We are producers. - God made us to make things.  We are co-creators.  The lie of advertising is that we are made to consume, but actually we are made to produce.  With the gift of good land and strong bodies, we can make our own food, clothes and furniture.  Let us not lose sight of this truth.

Work is good.- We have been made to think that work is the drudgery we get through to get to weekends or vacations.  And yes, we all need sabbath and rest in our lives, but the ability to work and provide for our families is a blessing.  Just ask someone who is disabled or unemployed.

Mothers as teachers.- Almanzo's mom is just pretty awesome.  She is a baker, a seamstress, a weaver, a canner, a hatmaker, and a shrewd bargainer with peddlers. She does it all, but she isnt a helicopter parent.  She is a teacher and we see the daughters have learned many of her skills (ice cream making!!) and are very competent.  For all the technology and growth of knowledge we have now, there is much we have lost.

Respect goes both ways-  Almanzo's father is respected, even feared (in a good way).  But the beautiful thing about the father- son relationship is how his father really respects Almanzo and teaches him to be a man by talking to him with respect.  He gives him life lessons, but he also puts him in positions of responsibility.  And Almanzo learns that he really is a strong, smart boy.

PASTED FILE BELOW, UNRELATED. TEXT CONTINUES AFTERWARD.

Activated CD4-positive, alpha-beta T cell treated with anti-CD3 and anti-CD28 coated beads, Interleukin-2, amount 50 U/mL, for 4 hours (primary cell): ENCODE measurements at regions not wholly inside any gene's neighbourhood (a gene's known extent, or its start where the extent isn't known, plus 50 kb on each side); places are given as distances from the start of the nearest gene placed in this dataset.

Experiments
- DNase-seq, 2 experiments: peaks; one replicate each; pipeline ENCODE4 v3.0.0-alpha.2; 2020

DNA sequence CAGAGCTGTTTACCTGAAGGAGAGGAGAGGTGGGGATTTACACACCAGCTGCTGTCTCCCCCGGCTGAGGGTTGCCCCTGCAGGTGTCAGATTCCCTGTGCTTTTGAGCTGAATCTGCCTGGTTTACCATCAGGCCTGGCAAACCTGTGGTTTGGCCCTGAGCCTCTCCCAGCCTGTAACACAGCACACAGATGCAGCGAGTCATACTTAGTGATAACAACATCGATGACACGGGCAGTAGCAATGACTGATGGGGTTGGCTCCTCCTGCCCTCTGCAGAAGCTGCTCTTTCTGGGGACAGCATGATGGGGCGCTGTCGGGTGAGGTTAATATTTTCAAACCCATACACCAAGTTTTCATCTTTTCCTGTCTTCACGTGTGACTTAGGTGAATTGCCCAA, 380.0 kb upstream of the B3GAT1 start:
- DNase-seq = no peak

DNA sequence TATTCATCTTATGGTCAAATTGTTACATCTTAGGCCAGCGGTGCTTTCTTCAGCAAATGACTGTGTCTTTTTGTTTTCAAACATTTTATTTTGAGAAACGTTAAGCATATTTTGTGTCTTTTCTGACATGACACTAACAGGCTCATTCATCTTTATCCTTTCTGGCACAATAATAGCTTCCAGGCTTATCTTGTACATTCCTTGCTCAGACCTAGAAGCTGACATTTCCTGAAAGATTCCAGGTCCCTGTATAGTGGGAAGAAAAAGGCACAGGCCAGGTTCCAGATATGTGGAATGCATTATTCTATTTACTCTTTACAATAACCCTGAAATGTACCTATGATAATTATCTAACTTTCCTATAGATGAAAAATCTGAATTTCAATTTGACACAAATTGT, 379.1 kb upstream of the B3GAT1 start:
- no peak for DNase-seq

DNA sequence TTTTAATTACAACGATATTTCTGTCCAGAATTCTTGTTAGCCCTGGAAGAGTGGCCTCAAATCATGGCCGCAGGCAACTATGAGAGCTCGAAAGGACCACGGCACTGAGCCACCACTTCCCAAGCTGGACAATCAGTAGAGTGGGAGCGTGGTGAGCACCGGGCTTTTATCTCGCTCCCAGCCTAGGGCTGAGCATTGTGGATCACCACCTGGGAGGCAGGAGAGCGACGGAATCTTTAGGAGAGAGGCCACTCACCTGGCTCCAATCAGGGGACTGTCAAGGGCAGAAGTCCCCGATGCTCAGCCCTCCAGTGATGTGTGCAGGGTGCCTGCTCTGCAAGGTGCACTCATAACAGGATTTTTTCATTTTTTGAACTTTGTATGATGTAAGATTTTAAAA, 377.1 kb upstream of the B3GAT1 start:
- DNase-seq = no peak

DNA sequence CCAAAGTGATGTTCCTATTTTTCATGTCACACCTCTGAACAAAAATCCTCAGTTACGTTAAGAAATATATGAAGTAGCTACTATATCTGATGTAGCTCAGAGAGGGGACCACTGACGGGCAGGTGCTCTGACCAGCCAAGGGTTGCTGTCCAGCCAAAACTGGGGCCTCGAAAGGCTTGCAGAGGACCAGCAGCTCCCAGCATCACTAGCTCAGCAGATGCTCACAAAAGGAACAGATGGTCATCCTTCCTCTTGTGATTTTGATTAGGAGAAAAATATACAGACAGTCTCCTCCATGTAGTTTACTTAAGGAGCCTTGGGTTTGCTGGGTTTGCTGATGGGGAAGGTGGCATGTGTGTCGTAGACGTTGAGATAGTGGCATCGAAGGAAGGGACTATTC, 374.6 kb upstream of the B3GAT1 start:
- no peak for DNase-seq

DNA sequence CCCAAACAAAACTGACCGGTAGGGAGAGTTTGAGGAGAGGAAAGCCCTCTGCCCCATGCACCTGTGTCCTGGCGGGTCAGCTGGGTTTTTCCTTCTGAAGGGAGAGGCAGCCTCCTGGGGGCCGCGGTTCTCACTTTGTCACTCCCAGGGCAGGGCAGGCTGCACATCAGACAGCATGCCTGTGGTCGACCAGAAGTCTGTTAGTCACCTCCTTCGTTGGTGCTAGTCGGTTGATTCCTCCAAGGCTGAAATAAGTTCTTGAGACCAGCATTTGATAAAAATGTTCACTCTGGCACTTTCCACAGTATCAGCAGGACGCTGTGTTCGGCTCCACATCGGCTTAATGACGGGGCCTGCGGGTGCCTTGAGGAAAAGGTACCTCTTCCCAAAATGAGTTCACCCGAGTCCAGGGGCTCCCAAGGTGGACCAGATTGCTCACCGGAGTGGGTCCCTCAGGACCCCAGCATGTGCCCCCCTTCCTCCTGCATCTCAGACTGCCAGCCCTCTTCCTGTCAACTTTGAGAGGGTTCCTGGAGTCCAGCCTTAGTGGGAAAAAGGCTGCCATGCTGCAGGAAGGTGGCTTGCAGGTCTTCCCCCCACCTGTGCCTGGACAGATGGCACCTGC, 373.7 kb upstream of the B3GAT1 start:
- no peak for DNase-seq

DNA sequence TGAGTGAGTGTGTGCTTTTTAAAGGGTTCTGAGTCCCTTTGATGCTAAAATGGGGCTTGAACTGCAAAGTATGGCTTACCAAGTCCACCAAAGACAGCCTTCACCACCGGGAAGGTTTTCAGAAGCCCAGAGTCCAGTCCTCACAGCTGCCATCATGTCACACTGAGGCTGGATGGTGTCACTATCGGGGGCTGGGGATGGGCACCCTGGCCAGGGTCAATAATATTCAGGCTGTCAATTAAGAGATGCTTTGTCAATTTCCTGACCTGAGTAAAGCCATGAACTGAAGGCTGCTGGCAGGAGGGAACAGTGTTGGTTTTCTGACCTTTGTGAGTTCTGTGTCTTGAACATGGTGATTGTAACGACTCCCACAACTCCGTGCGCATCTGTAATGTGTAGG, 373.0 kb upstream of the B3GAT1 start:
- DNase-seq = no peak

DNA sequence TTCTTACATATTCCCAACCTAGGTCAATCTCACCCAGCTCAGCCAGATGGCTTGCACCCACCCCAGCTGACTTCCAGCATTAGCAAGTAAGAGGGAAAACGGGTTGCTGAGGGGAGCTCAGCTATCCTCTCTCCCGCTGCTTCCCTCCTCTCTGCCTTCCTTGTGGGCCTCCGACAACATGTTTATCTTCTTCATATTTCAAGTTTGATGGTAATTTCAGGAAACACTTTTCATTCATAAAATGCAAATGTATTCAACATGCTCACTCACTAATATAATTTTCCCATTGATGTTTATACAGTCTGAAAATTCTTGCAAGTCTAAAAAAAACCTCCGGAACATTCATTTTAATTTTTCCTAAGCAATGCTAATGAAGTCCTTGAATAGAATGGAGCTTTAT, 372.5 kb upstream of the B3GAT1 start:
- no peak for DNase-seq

Boys have so much to offer-  In our society, Almanzo would probably get diagnosed with something and medicated. He itches to be outside and to be with the horses, be with the men working, be out and busy.  Contrary to current perceptions, this is a GOOD thing.  Boys have so much energy that can be used for productive, useful things.  They want to be helpful, they want to be a contributing part of the family.  Lets unplug them from meaningless video games and give them real tasks that take real strength and skill.

So much more I could say.  This book is a delight.

Wednesday, August 27, 2014

reality and grace

I have read blogs in the past that are like a Martha Stewart show.  Lovely photos, lovely words, lovely homes, lovely food. Pretty Pretty Pretty.  And there is a place for those blogs. 

But I had to stop reading them.

Part of me liked them, but part of me walked away feeling frustrated and sad.  I'm not proud of it, but I would definitely line up with the results of this study. 

BUT there are some blogs out there that have blessed me immeasurably.  There are women who have shone light on my path through their writings.  In years where I really struggled with motherhood, they inspired and encouraged me.  Their blogs were and are REAL.  They dont air all the dirty laundry of their families.  No one wants that.  But they share struggles selectively and their attempts to persevere.  Its not a whine fest either.  Lots of joy, lots of gratitude.

Those blogs are the ones I keep reading.

I want this blog to be real. Just 5 minutes of sharing, reflecting, and maybe sometimes venting.

In the spirit of honesty, I have to say that it was a hard morning today.  I added on some more subjects to our slow start of school.  I showed my oldest the checklist he would have this year. It was overwhelming and there were some tears.  Growing up means more responsibility and if we can all be honest here,  sometimes that aint fun.  (Hence the piles of laundry waiting to be folded here)

But we also learned about grace today.  Mama is here to talk with you about these responsibilities, to help you learn to shoulder them and walk by your side.  We will tackle the hard things together and not give up.  We live in reality and we live in grace.